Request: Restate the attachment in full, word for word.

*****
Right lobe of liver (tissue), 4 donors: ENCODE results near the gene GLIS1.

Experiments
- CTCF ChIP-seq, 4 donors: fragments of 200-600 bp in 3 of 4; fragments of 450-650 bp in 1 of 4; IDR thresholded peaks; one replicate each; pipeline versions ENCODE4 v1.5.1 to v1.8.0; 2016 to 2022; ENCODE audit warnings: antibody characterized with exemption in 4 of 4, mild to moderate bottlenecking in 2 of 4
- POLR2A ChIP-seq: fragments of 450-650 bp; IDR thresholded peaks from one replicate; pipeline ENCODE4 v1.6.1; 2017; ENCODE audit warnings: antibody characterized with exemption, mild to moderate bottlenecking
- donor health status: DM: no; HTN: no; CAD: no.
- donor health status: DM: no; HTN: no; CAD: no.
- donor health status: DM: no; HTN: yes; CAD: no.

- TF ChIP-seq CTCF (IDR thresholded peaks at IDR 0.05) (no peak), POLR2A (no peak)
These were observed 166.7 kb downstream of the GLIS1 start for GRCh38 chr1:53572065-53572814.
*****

Right lobe of liver (tissue), 4 donors: ENCODE results near the gene GLIS1.

Experiments
- CTCF ChIP-seq, 4 donors: fragments of 200-600 bp in 3 of 4; fragments of 450-650 bp in 1 of 4; IDR thresholded peaks; one replicate each; pipeline versions ENCODE4 v1.5.1 to v1.8.0; 2016 to 2022; ENCODE audit warnings: antibody characterized with exemption in 4 of 4, mild to moderate bottlenecking in 2 of 4
- POLR2A ChIP-seq: fragments of 450-650 bp; IDR thresholded peaks from one replicate; pipeline ENCODE4 v1.6.1; 2017; ENCODE audit warnings: antibody characterized with exemption, mild to moderate bottlenecking
- donor health status: DM: no; HTN: no; CAD: no.
- donor health status: DM: no; HTN: no; CAD: no.
- donor health status: DM: no; HTN: yes; CAD: no.

- TF ChIP-seq CTCF (IDR thresholded peaks at IDR 0.05) (no peak), POLR2A (no peak)
These were observed 166.7 kb downstream of the GLIS1 start for GRCh38 chr1:53572065-53572814.